There are seven species of sea turtle in the world, six of which are at least classified as Vulnerable to extinction by the IUCN Red List of threatened species. You might think, then, that they would be protected worldwide, but you’d be wrong. A new study by the University of Exeter and Blue Ventures Conservation has found that over 42,000 marine turtles are caught each year legally. 80% of these are the endangered green turtle Chelonia mydas. 


Frances Humber, a PhD student at the University of Exeter, and Blue Ventures staff member, who led the research, said:

“This is the first study to comprehensively review the legal take of turtles in recent years, and allows us to assess the relative fisheries threats to this group of species. Despite increased national and international protection of marine turtles, direct legal take remains a major source of mortality. However, it is likely that a fraction of current marine turtle mortality take is legal, with greater threats from illegal fisheries and bycatch.”

Humber collated data on legal fishing of marine turtles from over 500 publications and information provided by 150 in-country experts. Legal fisheries are concentrated in the wider Caribbean region, including several of the UKs Overseas Territories, and the Indo-Pacific region. Papua New Guinea has the highest legal take, followed by Nicaragua and Australia. Since the 1980s, over 2 million turtles have been caught, however numbers appear to be falling in more recent years. This decline in catch could be contributing to an increase in many green turtle nesting populations.

These numbers of turtles have been provided from legal fishing activities. What numbers are likely to be reached from illegal fishing and by-catch, where individuals will be less forthcoming with information? The researchers suggest that this is likely to far outweigh the legal catch allowed by the 42 countries identified in this study.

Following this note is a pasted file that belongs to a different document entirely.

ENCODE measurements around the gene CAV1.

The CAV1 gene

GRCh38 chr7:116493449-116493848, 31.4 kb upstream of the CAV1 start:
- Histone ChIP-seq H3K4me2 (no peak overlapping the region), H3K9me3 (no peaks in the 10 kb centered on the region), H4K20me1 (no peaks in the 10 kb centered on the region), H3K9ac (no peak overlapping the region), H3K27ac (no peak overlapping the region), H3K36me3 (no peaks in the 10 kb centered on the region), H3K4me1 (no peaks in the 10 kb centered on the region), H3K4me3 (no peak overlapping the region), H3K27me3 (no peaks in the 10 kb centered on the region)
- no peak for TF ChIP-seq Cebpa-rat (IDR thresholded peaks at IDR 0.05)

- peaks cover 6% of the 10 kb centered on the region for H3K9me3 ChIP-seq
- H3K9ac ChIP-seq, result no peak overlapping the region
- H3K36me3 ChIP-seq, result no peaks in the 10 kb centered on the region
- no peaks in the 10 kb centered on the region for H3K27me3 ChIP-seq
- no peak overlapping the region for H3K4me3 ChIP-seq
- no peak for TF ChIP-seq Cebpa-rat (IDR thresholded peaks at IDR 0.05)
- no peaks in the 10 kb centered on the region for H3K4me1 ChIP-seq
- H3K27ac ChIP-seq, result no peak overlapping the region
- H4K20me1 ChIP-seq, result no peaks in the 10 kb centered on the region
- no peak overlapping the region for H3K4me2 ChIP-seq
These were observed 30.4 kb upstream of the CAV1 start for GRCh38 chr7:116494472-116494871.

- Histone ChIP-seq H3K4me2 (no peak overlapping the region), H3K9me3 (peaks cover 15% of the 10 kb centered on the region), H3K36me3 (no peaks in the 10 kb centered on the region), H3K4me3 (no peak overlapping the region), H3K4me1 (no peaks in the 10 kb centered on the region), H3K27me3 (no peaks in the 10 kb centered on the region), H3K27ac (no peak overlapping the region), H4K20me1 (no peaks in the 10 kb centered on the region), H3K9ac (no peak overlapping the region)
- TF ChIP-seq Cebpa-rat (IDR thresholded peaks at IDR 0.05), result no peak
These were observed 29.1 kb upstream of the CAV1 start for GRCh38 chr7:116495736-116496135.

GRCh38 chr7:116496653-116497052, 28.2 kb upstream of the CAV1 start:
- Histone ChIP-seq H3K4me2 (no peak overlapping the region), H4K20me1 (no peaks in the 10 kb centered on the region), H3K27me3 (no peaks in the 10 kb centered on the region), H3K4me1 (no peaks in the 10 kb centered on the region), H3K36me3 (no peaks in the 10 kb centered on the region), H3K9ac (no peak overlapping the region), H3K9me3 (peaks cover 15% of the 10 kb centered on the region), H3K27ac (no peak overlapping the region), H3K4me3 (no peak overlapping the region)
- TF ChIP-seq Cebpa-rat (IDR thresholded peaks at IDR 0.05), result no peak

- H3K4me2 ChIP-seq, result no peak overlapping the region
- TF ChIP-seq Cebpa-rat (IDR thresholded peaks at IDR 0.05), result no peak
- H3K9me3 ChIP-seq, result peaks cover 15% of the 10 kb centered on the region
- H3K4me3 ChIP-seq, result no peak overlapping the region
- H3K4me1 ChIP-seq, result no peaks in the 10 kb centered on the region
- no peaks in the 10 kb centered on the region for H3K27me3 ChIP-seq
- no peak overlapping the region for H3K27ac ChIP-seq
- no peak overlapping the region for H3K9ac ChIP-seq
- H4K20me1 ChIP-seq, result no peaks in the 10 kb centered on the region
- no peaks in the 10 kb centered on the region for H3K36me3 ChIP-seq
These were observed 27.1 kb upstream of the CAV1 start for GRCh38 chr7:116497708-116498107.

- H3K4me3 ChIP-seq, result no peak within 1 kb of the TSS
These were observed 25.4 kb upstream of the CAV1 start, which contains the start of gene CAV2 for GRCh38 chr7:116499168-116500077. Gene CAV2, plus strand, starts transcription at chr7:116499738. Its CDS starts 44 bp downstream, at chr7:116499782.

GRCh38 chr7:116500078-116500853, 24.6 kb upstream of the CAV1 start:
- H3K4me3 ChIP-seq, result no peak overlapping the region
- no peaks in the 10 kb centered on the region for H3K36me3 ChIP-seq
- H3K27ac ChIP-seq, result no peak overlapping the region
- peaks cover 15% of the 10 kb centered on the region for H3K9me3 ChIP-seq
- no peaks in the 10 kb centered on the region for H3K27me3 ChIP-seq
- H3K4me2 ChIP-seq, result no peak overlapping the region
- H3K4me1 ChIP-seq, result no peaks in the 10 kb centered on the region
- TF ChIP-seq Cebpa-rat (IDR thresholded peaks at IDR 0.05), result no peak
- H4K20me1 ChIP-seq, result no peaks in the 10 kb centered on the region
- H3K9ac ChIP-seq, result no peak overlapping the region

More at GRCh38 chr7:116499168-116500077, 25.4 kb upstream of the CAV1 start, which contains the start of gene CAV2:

Dr Annette Broderick, of the University of Exeter, added:

“We were surprised to find that there are 42 countries with no legislation in place that prohibits the harvest of marine turtles, although for many of these countries these harvests provide important sources of protein or income. It is however important to ensure that these fisheries are operating at a sustainable level.”

Turtles are culturally significant in many countries. Humber suggests that this could play a key role in their conservation, providing incentives for management of catch numbers. With this management, whilst maintaining a level of legal catch, even the most depleted populations could recover. However, knowing what level of catch is safe for the turtle populations recovery requires more research into what is currently causing turtle declines, be it legal or illegal.